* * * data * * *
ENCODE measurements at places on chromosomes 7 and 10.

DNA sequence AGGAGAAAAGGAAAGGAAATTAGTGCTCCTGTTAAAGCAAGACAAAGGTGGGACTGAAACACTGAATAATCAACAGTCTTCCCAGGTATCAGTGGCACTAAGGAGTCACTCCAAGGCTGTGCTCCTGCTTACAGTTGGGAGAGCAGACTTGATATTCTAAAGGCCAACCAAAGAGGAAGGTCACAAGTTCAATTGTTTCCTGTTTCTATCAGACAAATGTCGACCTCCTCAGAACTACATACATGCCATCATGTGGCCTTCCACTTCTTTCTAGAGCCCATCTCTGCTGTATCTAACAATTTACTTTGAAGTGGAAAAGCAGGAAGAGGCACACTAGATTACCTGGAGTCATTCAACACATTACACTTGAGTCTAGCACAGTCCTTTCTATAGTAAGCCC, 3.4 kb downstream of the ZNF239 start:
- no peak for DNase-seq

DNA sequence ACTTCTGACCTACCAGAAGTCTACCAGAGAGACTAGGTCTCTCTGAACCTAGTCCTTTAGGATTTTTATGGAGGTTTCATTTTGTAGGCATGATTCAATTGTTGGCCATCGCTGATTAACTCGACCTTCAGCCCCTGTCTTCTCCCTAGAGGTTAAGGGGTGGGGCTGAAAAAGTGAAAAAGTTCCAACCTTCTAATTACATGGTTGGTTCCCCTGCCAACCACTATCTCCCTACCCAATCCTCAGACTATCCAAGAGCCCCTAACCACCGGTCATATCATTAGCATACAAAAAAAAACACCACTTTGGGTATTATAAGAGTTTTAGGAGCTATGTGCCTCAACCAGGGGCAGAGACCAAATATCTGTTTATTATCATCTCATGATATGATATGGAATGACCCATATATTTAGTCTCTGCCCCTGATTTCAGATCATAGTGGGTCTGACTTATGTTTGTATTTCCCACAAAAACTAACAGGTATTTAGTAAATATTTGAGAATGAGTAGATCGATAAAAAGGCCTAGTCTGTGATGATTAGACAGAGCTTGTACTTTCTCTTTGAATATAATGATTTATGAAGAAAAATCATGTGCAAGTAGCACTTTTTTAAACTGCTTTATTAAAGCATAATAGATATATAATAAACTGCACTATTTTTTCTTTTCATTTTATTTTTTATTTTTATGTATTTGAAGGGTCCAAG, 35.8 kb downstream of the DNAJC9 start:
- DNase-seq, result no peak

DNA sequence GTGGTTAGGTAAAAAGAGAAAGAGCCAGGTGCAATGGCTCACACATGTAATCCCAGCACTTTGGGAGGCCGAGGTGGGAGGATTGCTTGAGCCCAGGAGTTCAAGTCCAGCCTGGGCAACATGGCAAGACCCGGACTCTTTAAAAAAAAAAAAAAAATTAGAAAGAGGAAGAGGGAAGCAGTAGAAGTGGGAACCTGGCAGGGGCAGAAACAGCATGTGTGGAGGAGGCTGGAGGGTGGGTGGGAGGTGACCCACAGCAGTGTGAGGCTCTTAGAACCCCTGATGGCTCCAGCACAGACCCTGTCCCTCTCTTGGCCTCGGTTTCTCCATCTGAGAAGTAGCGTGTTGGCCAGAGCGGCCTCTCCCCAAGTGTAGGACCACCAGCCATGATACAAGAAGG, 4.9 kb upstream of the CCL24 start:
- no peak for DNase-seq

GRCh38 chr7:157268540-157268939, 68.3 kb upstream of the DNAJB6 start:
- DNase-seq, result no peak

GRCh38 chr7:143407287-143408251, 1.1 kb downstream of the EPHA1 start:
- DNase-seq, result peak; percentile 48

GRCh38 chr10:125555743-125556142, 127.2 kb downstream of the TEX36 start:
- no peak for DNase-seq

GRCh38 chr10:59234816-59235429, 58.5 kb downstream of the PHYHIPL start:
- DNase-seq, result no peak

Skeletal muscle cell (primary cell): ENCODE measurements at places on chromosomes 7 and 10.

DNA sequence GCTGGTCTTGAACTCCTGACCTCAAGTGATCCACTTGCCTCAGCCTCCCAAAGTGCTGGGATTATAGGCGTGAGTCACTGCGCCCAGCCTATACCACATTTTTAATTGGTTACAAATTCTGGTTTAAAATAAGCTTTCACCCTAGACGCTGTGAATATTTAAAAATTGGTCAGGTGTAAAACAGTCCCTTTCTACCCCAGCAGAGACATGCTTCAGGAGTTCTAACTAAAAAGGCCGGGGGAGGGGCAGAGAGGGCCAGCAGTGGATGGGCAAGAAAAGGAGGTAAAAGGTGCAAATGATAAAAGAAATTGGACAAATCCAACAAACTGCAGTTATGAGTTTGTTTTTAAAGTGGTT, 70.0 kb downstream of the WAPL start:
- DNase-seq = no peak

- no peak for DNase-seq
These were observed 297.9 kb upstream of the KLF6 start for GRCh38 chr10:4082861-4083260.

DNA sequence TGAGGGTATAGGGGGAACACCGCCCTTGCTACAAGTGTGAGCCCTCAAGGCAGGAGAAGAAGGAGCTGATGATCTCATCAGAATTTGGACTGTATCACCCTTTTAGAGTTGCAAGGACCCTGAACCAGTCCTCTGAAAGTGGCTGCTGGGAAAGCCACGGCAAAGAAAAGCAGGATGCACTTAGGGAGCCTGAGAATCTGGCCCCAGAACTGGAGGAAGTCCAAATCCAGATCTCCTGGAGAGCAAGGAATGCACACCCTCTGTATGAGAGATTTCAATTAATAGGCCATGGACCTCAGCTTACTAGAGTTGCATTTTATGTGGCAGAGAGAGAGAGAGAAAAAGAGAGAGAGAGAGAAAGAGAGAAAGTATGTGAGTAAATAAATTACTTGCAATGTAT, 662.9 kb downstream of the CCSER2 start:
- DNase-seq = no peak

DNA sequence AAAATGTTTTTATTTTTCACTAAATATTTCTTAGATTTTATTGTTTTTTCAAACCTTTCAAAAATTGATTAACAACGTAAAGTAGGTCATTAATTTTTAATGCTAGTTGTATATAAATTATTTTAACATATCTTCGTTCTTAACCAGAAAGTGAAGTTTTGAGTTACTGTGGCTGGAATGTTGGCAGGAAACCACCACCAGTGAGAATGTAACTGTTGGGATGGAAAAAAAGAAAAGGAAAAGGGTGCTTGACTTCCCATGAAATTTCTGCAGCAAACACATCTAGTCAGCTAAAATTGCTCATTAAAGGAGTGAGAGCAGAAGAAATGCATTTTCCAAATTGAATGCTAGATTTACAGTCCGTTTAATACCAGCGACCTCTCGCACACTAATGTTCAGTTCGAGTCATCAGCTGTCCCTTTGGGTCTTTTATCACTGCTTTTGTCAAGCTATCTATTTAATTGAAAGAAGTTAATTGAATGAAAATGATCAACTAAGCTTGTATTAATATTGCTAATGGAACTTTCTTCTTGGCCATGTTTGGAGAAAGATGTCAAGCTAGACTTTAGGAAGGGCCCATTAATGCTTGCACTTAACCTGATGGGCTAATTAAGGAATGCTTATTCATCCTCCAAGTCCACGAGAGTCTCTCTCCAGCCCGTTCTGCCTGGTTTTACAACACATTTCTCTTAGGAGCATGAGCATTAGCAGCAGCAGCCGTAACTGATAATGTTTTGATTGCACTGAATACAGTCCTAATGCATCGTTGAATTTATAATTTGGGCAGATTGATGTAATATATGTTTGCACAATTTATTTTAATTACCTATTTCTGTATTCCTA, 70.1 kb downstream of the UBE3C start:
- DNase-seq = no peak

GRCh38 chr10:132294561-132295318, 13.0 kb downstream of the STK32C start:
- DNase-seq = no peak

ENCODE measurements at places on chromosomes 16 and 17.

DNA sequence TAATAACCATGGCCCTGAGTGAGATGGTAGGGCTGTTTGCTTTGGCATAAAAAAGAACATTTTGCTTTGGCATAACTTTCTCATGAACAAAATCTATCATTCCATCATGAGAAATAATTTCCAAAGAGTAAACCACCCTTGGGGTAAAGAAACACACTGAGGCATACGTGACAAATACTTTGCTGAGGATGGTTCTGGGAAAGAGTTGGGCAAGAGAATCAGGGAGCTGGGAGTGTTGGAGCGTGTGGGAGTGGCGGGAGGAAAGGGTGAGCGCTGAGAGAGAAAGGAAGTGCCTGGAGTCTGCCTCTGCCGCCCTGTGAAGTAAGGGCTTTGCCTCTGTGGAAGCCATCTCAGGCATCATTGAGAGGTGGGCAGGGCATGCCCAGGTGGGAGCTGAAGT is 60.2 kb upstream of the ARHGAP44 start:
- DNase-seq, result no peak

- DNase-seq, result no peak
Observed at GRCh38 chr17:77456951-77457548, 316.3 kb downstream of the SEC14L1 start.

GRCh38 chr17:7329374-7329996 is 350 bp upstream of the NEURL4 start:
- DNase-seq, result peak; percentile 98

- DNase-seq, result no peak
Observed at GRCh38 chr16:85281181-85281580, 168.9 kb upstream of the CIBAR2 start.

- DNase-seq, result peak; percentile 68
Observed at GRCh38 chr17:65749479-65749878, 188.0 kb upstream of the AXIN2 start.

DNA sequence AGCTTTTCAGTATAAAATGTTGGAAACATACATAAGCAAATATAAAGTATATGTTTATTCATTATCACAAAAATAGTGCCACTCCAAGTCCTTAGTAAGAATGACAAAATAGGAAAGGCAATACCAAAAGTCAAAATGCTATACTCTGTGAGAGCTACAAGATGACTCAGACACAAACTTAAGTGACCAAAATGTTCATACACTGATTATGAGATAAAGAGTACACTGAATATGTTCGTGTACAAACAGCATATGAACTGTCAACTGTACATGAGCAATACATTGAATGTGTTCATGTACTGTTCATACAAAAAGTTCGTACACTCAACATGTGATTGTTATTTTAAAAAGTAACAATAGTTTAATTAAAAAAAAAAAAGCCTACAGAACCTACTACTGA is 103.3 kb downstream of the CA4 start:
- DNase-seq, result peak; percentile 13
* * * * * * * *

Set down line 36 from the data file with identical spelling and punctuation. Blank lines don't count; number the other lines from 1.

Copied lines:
- DNase-seq, result peak; percentile 68